June 16, Geneva: The UN High Commissioner for Human Rights Navi Pillay expressed her deep alarm Monday at inter-communal violence taking place in south-western Sri Lanka in which two, or possibly three, people have reportedly been killed and scores injured.
"The Government must urgently do everything it can to arrest this violence, curb the incitement and hate speech which is driving it, and protect all religious minorities," the High Commissioner said in a statement.
The violent clashes erupted between the Sinhalese and Muslim people in the coastal towns of Aluthgama and Beruwala on Sunday following a demonstration by the hardline Buddhist group Bodu Bala Sena resulted in three deaths.
Prior to the demonstration the leader of the extremist group Galagodaaththe Gnanasara Thero delivered a fiery speech inciting religious hatred and instigating the clashes.
After the rally in Aluthgama, violence erupted on both sides as the BBS and supporters demonstrated in the Muslim-dominated Dharga Town, allegedly chanting anti-Muslim slogans. Homes, shops and mosques were reportedly attacked and some set ablaze. Despite a curfew and deployment of approximately 1,200 police, violence apparently continued into the night.
Pillay, who has just launched an international investigation into Sri Lanka's alleged war crimes during the war against Tamil Tiger terrorists, said she was very concerned by the violence.
"I am very concerned this violence could spread to Muslim communities in other parts of the country," Pillay said.
"The authorities must immediately bring the perpetrators of such attacks to book and make it clear to the religious leadership on both sides, and to political parties and the general public, that there is no place for inflammatory rhetoric and incitement to violence."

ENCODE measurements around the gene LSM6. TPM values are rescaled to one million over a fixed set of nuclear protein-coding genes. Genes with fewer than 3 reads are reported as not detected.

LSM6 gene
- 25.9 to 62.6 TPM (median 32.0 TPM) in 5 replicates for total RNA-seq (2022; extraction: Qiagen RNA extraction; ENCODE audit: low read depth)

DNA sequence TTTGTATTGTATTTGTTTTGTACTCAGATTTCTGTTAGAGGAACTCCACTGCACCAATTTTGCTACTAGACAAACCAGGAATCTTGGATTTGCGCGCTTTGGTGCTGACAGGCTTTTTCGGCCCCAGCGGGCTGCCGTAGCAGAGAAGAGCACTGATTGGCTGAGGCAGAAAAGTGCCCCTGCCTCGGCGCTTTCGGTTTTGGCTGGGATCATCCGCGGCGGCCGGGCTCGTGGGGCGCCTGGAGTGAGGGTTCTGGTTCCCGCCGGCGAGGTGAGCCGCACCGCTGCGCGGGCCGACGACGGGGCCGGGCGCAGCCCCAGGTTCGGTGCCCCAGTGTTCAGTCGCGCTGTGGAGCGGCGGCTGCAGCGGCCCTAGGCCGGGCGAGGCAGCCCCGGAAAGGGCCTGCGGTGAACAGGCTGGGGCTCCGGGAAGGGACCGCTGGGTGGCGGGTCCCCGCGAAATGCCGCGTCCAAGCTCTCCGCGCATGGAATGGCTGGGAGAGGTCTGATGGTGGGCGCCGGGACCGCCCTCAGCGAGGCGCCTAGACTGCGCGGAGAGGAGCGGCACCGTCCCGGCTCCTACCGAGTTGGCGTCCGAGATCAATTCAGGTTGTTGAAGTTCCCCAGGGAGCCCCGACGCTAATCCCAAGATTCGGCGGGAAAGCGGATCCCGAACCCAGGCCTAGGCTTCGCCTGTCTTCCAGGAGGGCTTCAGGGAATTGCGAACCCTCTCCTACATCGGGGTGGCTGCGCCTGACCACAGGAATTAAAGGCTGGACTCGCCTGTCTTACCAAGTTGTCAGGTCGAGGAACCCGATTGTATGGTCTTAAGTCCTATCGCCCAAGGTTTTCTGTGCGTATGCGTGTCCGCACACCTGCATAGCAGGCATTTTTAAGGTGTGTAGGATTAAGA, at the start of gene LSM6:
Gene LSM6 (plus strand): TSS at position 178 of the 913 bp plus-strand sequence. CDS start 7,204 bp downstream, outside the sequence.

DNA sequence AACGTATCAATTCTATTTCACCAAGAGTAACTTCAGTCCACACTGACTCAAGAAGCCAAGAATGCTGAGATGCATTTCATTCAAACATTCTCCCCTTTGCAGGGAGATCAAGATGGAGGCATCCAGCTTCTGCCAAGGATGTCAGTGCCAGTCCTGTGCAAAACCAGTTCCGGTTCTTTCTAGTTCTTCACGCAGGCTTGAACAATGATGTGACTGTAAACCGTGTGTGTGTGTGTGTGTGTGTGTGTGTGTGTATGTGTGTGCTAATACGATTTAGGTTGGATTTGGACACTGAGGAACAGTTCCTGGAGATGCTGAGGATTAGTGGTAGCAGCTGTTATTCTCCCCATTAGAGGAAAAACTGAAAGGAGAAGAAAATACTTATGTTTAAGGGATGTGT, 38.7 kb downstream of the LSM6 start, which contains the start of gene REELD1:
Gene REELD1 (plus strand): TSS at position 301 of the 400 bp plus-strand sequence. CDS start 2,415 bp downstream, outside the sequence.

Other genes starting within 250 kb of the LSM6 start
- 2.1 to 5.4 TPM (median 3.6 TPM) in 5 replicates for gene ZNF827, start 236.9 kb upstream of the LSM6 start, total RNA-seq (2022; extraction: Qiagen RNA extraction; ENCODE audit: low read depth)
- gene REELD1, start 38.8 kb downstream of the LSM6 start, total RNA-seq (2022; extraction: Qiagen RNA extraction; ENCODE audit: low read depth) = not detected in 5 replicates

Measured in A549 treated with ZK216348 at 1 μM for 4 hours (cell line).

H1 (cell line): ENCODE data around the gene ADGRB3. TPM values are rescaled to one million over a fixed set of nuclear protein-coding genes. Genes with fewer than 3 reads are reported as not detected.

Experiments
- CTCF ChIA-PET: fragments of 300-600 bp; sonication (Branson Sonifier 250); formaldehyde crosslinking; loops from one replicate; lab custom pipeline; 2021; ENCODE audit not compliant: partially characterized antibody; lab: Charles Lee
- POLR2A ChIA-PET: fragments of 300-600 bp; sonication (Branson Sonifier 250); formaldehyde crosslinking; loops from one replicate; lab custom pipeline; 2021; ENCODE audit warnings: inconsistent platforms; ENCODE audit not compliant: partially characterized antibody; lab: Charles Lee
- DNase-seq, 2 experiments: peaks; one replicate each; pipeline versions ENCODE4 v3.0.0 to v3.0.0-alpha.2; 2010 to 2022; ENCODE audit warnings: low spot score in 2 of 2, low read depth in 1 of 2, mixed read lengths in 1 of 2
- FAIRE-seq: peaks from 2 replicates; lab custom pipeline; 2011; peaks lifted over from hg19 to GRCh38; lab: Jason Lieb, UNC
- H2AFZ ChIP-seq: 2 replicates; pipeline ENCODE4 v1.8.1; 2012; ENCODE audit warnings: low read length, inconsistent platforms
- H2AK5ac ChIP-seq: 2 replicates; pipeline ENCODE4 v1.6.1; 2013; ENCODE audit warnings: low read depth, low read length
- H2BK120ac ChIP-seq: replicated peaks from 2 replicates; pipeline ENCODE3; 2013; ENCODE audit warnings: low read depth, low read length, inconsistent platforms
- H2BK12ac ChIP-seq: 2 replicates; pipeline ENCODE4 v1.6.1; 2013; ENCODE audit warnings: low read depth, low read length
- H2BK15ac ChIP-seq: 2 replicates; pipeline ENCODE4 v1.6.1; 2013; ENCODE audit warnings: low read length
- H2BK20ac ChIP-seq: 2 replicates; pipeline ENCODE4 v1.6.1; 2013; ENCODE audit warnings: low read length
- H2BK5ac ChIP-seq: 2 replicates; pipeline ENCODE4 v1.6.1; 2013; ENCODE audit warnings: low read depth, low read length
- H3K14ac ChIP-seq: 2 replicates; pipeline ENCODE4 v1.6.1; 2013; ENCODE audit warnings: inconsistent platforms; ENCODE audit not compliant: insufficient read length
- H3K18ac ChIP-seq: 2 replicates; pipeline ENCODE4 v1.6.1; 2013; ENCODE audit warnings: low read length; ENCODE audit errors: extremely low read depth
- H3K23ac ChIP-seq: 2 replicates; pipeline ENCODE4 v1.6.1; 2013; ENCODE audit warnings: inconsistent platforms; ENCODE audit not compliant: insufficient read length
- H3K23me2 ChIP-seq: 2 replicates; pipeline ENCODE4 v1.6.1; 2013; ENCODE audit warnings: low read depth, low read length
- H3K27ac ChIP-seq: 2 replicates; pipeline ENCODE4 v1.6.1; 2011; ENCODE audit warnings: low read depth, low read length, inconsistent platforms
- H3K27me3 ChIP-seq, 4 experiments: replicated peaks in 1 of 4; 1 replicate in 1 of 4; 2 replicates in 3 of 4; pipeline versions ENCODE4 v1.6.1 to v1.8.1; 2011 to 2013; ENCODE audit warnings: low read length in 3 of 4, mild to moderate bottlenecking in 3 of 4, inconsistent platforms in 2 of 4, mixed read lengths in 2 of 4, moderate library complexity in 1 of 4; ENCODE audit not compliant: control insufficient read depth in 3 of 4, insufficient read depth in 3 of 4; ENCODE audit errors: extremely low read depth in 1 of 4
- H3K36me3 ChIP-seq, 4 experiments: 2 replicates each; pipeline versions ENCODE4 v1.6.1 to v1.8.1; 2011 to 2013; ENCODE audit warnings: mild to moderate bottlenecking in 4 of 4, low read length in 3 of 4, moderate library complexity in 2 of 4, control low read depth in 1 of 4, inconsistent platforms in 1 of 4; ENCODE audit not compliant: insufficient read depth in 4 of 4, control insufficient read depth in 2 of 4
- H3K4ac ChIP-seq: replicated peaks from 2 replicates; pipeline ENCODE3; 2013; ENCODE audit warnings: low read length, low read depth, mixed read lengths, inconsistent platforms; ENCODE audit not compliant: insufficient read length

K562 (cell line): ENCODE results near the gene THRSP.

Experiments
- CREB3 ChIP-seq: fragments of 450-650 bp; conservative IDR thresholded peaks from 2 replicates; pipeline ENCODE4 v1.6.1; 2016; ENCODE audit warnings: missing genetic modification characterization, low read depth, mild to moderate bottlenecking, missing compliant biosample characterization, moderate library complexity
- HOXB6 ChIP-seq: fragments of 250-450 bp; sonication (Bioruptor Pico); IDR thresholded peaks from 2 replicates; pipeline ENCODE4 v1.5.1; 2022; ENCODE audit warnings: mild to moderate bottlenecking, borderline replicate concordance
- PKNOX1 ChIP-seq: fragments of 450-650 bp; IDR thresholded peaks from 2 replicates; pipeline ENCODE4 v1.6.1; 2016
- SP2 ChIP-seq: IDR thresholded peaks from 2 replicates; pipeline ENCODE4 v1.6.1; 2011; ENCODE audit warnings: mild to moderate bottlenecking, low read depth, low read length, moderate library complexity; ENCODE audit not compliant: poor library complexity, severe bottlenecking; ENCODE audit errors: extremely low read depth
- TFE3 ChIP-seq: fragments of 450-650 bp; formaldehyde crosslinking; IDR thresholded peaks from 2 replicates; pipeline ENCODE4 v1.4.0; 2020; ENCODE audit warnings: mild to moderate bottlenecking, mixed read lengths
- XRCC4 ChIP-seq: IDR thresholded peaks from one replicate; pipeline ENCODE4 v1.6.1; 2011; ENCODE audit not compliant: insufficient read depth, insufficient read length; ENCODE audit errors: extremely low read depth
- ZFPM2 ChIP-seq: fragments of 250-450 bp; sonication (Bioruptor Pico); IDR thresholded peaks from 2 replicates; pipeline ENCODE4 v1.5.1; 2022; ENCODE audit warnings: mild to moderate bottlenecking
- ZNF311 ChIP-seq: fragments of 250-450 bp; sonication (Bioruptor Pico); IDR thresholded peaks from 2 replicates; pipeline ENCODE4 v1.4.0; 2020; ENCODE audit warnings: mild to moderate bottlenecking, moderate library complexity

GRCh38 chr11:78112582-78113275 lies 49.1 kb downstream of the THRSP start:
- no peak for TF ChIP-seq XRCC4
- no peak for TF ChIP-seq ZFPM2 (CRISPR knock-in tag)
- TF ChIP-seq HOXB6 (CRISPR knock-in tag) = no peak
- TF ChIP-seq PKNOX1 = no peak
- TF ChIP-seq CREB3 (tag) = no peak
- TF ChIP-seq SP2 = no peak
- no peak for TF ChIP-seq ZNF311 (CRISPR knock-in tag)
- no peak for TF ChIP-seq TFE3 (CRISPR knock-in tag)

"At the same time, the security forces must use appropriate measures to contain the situation and ensure this tragic situation is not compounded by any excessive use of force," she added.
During her visit to Sri Lanka in August 2013, and in her subsequent reports to the Human Rights Council, the High Commissioner warned about the rising level of attacks against religious minorities and the incitement of violence by Sinhala Buddhist nationalist groups. The Government had promised amendments to enhance existing provisions of the Penal Code and ICCPR Act with regard to hate speech, but these have yet to be adopted.
The Human Rights Council in March 2014 expressed its alarm at the significant surge in attacks against members of religious minority groups in Sri Lanka, including Hindus, Muslims and Christians.